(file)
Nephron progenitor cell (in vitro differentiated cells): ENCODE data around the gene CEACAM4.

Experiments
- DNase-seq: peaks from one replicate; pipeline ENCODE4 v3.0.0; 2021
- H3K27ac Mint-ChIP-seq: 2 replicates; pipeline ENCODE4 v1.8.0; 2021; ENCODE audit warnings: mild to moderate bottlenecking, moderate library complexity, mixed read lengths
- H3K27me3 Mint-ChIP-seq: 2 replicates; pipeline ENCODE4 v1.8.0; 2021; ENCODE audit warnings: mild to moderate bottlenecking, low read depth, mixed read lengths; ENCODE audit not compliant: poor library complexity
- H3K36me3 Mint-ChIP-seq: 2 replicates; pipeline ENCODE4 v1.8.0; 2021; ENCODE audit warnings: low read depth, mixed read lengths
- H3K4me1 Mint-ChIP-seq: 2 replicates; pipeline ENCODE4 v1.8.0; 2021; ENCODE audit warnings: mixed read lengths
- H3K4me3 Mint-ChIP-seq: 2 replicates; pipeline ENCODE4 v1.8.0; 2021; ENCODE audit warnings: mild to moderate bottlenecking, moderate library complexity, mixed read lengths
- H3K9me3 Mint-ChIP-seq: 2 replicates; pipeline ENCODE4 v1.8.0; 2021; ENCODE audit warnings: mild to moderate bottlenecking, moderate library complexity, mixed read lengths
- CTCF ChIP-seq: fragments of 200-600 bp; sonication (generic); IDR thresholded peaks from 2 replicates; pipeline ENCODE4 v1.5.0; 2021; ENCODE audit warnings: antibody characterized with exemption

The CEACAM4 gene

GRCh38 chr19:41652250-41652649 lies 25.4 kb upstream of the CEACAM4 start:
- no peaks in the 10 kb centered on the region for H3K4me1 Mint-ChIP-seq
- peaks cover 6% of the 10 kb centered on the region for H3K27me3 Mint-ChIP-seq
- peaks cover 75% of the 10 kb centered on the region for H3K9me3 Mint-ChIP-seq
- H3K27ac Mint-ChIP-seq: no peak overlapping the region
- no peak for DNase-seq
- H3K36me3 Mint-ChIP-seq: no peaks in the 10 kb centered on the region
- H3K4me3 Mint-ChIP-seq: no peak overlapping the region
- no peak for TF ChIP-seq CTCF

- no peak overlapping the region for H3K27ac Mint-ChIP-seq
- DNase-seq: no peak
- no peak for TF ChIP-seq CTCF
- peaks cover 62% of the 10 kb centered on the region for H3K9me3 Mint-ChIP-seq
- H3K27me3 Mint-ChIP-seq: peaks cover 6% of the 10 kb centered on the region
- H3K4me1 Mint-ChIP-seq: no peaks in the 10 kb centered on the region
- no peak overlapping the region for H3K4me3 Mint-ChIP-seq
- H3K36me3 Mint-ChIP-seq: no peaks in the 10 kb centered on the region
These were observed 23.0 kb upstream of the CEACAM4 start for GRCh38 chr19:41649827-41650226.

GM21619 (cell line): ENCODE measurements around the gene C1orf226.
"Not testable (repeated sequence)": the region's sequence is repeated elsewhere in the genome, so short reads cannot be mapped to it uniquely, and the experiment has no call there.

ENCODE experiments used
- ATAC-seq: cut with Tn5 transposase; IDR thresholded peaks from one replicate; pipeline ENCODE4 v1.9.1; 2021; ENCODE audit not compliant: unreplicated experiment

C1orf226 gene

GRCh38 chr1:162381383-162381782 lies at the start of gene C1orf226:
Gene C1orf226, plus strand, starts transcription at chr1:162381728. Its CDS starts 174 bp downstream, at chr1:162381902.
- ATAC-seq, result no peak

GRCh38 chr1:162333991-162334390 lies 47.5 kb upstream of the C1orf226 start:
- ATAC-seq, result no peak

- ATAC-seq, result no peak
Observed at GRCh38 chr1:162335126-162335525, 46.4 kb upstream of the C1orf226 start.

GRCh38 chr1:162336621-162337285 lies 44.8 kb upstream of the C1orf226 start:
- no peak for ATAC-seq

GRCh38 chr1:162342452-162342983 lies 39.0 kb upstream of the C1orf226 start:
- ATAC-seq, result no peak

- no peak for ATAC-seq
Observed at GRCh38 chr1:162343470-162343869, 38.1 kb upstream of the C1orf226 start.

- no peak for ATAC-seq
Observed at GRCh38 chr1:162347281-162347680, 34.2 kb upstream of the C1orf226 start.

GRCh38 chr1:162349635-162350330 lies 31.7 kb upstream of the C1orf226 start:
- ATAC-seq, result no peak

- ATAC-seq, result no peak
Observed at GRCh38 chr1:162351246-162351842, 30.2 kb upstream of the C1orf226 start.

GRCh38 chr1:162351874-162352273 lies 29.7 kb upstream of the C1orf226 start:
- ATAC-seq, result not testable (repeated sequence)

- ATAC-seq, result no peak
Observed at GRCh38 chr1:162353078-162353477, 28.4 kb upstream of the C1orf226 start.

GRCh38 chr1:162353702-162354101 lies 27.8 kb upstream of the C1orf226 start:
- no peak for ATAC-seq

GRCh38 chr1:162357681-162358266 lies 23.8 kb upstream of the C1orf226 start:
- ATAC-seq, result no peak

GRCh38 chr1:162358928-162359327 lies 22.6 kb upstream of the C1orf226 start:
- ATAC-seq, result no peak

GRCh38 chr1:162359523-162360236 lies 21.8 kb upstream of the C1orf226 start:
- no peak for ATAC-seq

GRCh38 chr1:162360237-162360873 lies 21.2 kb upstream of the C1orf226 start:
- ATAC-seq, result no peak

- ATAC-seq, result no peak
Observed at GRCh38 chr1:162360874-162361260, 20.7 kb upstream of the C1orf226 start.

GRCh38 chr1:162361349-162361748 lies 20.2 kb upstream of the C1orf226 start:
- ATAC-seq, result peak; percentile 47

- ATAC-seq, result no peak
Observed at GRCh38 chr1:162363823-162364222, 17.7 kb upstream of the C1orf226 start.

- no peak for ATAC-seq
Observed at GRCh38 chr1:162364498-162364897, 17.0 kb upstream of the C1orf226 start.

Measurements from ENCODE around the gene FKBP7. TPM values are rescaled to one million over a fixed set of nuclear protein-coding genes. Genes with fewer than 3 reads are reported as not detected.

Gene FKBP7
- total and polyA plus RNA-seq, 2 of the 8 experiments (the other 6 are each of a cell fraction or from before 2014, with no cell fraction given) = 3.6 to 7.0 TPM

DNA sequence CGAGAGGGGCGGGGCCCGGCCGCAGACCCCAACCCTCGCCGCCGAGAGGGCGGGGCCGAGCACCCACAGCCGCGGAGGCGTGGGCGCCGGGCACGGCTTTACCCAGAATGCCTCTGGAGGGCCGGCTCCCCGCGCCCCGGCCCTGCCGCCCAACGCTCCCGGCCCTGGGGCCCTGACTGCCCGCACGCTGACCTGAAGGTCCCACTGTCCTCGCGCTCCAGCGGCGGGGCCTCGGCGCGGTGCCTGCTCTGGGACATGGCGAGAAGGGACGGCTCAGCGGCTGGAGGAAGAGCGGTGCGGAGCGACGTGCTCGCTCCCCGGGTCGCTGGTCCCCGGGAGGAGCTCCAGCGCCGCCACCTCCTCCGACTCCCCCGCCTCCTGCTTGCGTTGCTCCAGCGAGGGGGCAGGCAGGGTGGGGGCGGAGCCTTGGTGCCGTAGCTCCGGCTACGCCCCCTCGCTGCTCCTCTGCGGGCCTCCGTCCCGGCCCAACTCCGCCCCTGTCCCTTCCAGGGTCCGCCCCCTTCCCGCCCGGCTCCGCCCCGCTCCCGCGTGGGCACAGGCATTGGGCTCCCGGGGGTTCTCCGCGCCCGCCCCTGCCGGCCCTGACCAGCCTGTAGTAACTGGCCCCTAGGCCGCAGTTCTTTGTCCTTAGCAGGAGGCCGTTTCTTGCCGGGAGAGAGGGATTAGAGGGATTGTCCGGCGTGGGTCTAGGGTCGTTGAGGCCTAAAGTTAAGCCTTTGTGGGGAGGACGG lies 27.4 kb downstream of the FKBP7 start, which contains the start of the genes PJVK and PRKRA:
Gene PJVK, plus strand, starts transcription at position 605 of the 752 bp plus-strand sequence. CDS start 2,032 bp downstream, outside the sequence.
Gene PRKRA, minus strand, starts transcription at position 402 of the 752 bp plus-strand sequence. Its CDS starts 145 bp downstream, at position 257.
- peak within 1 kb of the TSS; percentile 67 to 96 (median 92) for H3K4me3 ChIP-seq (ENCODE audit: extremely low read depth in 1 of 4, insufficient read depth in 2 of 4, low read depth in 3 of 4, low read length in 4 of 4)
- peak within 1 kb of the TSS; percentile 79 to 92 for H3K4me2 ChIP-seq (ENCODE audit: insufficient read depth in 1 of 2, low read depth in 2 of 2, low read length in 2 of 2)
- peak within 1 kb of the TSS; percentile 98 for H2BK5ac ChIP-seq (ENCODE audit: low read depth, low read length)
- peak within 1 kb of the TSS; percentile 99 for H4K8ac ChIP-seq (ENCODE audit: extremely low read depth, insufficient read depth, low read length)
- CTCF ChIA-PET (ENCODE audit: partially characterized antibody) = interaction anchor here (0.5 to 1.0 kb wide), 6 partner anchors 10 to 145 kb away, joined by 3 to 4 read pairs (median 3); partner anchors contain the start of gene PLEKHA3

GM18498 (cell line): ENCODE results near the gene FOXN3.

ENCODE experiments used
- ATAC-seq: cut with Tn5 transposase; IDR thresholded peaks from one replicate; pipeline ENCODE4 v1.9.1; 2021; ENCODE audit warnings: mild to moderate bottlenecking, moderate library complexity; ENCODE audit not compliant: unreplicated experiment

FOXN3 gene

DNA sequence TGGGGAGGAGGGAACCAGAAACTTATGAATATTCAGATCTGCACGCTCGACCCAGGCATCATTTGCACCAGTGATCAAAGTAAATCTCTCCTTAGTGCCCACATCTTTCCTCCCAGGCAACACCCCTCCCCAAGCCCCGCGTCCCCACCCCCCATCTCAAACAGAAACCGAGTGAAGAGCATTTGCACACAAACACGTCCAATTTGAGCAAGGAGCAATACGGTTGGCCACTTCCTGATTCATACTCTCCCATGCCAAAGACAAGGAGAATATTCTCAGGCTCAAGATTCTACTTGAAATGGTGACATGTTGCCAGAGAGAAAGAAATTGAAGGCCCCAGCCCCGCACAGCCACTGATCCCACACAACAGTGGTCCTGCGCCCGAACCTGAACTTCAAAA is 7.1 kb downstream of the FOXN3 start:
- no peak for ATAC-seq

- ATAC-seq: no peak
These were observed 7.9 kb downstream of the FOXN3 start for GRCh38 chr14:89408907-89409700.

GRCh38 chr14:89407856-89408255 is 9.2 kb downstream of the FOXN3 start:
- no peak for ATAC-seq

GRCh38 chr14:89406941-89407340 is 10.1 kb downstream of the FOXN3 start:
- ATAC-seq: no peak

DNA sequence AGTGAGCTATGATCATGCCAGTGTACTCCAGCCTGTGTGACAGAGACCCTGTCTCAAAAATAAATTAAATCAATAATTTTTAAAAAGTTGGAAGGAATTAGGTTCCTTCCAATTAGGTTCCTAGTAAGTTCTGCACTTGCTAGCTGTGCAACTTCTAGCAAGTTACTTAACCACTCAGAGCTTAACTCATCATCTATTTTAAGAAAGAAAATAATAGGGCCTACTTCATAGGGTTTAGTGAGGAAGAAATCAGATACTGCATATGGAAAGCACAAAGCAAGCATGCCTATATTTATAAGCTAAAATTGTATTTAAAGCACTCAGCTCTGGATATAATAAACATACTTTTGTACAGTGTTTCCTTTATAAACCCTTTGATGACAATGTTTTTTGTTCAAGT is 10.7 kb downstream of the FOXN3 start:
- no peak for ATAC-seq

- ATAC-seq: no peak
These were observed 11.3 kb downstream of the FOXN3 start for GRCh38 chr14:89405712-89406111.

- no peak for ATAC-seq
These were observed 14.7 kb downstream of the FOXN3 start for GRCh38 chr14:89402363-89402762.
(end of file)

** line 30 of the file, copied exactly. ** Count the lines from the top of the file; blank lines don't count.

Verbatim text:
GM21619 (cell line): ENCODE measurements around the gene C1orf226.